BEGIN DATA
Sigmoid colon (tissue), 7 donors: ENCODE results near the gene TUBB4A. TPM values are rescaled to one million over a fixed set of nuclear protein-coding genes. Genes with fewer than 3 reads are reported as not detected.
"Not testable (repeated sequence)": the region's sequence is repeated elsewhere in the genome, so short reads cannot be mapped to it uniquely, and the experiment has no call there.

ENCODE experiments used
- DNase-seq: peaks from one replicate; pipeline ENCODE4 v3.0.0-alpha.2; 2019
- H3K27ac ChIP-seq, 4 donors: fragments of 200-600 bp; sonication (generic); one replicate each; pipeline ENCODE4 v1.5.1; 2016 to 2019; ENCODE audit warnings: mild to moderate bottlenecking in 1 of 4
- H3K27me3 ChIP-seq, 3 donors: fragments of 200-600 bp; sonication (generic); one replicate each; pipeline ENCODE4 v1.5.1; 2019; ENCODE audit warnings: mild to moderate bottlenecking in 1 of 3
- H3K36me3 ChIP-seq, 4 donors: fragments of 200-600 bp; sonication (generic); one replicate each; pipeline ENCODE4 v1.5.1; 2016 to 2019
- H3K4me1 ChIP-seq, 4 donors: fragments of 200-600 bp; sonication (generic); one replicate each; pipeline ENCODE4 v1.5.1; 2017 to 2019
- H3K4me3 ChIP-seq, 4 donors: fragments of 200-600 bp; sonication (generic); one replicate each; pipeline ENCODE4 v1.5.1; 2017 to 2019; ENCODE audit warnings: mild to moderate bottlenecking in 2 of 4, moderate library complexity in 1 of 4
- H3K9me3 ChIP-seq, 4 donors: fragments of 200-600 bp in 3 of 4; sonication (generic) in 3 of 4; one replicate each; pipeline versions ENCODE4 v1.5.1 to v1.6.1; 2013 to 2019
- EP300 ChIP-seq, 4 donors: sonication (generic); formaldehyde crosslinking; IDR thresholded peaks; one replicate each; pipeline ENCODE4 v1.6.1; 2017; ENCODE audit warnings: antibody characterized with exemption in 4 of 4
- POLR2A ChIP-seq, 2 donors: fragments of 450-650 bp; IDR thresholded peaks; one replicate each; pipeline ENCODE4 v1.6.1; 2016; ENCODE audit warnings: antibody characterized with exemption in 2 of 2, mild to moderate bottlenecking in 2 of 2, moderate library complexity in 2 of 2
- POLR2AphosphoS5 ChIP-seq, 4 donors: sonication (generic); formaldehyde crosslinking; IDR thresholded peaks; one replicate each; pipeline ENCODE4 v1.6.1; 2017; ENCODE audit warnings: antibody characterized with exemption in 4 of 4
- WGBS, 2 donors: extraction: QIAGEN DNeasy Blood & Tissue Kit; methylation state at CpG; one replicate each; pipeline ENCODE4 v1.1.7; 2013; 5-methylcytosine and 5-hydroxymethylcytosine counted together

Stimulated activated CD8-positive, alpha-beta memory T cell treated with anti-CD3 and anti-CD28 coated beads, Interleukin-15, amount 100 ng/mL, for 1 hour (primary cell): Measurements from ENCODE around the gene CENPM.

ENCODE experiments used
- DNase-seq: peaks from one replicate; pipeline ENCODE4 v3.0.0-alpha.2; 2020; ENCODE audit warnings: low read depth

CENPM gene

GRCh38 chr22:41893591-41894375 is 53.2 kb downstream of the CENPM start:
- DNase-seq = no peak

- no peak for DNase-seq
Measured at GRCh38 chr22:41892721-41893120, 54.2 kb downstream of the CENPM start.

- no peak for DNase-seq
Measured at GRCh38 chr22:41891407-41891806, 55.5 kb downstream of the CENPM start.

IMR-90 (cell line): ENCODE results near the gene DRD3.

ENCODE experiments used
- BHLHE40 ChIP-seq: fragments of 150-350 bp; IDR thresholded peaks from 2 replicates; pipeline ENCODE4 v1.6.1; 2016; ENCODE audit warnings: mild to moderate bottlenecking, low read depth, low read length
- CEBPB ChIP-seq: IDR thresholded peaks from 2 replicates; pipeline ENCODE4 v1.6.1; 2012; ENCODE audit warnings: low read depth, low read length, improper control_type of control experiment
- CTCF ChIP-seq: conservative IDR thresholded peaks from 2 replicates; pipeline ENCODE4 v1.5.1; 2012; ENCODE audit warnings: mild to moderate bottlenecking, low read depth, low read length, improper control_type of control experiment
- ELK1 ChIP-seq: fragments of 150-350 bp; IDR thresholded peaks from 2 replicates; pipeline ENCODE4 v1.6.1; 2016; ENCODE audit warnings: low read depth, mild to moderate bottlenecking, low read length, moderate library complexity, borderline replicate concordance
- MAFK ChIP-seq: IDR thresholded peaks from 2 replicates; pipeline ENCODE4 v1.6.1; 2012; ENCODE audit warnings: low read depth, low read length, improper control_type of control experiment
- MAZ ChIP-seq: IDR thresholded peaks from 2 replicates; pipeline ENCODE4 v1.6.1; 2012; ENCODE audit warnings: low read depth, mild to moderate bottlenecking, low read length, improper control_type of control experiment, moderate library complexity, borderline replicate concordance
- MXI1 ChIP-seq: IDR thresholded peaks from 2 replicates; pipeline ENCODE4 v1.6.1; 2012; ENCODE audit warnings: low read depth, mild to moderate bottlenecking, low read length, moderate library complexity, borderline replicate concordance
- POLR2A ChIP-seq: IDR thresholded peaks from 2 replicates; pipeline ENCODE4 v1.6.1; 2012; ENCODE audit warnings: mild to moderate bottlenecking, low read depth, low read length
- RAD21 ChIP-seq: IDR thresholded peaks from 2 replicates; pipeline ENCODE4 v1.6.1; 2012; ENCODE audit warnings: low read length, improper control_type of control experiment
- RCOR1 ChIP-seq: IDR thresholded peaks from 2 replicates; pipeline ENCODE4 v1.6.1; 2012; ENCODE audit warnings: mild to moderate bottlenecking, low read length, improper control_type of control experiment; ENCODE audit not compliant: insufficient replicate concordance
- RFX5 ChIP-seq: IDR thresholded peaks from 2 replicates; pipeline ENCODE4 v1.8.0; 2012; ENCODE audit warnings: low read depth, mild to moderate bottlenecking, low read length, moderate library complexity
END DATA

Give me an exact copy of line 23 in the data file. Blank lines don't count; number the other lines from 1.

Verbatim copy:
- no peak for DNase-seq